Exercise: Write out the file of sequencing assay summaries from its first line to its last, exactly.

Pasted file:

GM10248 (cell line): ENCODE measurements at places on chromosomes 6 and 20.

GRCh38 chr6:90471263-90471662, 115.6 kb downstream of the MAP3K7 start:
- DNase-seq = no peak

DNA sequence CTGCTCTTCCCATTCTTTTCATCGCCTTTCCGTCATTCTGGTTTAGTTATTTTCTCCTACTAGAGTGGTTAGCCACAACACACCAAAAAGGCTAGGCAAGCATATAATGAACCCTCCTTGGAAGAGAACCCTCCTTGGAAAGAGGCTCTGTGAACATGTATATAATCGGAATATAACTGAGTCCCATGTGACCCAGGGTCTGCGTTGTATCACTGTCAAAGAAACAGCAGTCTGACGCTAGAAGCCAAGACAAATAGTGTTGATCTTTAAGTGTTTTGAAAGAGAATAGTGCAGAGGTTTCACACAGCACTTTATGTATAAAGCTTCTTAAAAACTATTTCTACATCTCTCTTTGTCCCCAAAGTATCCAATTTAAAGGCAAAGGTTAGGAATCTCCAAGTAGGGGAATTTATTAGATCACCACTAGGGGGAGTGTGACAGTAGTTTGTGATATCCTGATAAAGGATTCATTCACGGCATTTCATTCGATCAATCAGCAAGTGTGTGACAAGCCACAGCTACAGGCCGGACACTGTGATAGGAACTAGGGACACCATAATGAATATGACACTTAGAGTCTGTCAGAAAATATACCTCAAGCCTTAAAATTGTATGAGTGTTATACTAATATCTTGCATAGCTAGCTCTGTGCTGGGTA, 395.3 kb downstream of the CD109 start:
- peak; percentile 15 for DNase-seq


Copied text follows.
GM10248 (cell line): ENCODE measurements at places on chromosomes 6 and 20.

GRCh38 chr6:90471263-90471662, 115.6 kb downstream of the MAP3K7 start:
- DNase-seq = no peak

DNA sequence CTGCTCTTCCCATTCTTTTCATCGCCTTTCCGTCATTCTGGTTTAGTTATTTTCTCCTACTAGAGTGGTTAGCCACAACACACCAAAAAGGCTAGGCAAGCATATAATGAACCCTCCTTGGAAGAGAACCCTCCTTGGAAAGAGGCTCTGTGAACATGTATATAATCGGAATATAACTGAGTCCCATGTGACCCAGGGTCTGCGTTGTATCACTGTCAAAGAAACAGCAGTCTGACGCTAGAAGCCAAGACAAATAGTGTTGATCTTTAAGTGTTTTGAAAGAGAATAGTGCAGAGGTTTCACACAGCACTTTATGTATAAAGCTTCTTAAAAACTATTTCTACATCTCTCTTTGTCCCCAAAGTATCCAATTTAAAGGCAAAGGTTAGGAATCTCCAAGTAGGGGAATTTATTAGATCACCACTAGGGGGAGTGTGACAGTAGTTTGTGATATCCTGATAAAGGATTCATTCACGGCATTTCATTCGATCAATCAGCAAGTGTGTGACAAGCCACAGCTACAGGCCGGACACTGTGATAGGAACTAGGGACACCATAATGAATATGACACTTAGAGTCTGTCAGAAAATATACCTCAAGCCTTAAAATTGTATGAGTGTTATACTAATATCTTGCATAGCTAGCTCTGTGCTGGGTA, 395.3 kb downstream of the CD109 start:
- peak; percentile 15 for DNase-seq